Mixing With Compression – Mix Buss Compression (Part 5 of 7)

| Audio Example, Mixing, Mixing With Compression, Plugins, Tips, Video

Mixing through compression on your master fader (mix buss) is one of the quickest ways to create punch, thickness, and energy in your mix.

But if you don’t set up your compressor the right way, it can actually make your mix worse.

Subtle But Worth It

Today I want to show you my exact settings for mix buss compression. Spoiler alert: they are subtle and the effect is subtle. But it’s worth it.

Want to have all of the Compression techniques in this series on hand next time you’re mixing with compressors? – Download my FREE 7-Step Compression Checklist here!

Share

Get Better Mixes By Simply Changing How You Start

The first 60 minutes of your mix will affect everything. Here's my proven method!

14 Responses to “Mixing With Compression – Mix Buss Compression (Part 5 of 7)”

  1. Jim Amsden

    Graham, what impact will these mix buss plugins do during the mastering phase? Do you bypass them before delivering for mastering or leave them and let them naturally limit what the mastering can do.

    Reply
    • Paulo Clayton

      I’d say that unless the mastering engineer specifically requests you leave the compression (and any other master buss FX) off, leave them on! If you’ve mixed with them on (I tend to get my master buss FX set after getting overall levels of each track set but before adding any EQ/compression to the tracks), you’ve crafted your mix according to the sound you’re hearing, and it’s been going through the “filters” of the master buss EQ and compression. If you remove those, chances are you won’t like your mix. It’s also one of the reasons Graham likes to make subtle moves on the master buss. Once the mix is near completion, I go back and tweak those master buss FX just a little bit more if needed, more so on the compressor than the EQ.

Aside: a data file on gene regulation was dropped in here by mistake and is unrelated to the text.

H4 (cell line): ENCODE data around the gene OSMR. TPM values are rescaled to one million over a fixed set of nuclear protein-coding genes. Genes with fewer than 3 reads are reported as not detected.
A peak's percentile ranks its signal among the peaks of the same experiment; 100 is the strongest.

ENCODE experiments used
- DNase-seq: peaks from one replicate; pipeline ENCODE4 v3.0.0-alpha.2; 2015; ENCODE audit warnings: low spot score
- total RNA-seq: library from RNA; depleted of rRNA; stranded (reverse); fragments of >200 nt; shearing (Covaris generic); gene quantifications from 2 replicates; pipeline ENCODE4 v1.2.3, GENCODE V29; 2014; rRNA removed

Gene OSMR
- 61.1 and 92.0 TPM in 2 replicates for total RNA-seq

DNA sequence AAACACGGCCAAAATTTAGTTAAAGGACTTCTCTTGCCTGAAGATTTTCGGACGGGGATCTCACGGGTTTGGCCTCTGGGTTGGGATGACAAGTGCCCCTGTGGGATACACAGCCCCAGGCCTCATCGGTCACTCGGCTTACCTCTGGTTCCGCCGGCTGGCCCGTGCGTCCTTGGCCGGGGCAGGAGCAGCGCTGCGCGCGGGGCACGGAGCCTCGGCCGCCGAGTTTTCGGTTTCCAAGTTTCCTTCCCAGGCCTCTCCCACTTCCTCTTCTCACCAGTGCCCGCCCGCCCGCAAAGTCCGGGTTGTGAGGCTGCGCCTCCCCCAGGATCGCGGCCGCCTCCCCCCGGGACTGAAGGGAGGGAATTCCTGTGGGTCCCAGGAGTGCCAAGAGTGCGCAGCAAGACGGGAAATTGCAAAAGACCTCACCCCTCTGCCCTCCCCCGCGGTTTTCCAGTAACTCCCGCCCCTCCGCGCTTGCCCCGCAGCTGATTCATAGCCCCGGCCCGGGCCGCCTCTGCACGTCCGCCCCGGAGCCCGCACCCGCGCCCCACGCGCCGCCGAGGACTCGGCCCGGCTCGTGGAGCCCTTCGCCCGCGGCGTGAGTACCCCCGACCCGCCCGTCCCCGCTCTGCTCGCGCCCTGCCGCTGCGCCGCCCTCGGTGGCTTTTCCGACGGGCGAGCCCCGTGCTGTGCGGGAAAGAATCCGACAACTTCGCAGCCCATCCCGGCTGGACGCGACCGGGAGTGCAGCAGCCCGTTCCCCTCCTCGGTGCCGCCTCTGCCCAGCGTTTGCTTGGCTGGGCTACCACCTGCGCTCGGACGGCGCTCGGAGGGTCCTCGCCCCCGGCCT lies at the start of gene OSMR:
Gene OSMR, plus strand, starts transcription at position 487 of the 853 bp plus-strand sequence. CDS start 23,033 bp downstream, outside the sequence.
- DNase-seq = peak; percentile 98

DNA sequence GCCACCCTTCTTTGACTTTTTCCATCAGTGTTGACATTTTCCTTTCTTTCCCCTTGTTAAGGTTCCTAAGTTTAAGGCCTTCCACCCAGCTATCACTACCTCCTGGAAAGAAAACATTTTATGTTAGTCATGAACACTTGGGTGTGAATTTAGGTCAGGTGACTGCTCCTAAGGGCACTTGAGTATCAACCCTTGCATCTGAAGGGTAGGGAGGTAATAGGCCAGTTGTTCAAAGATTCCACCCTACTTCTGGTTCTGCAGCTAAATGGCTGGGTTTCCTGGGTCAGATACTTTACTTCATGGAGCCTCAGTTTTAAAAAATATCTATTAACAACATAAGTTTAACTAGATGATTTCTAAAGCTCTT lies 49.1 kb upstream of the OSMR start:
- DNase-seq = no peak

(Graham actually likes subtle moves in general. I was watching a snippet of a Chris Lord-Alge tutorial on snare compression, and he likes *really* extreme moves, especially in EQ. Holy high shelf boost, Batman!…)

      The mastering engineer’s job is really to balance out a whole set of songs so they sound cohesive & like they actually belong on the same record. Plus, the better-sounding mix you give the mastering guy, the better “mastered” mix he’ll be able to give you when he’s done.

      Reply
    • Graham

      No – I would never bypass them. That would defeat the point. The point of them is to help the mix sound better. Just like a compressor on the kick drum track or lead vocal.

      Reply
  2. Grayson Peddie

    IMO, the punch is the same with and without the compressor and they both sound just like a record.

    That is from my ears, by the way. My ears are not trained to hear very slight changes in EQ and compression, let alone 3dB in specific frequency.

    Reply
    • Paulo Clayton

      It is very subtle, hence the caveat he begins with. =) As you keep mixing and getting better at listening, you’ll start to hear the difference. Took me a while as well, but I do notice it pretty clearly now. Also helps to do so on better monitors/headphones.

      Reply
  3. Rafael

    One thing I learned in my mixing classes – before you start mixing anything, make sure you put whatever your going to put on your mixbuss and/or master buss before mixing starts. Why? Any plugins you put there can and will change the tonality. So, put all the plugins you need there, then start your mix. You can always take plugins off if needed of course down the road.

    Reply
  4. Johnny

    Thanks again for another helpful tutorial Graham. Would you consider doing a video on what order you should put certain plugins in ie. compression first then EQ etc etc.?There is so much conflicting info on the web I don’t know what to believe. IMO this is a subject few have any concrete teaching on and It is the one thing that I lack real confidence in.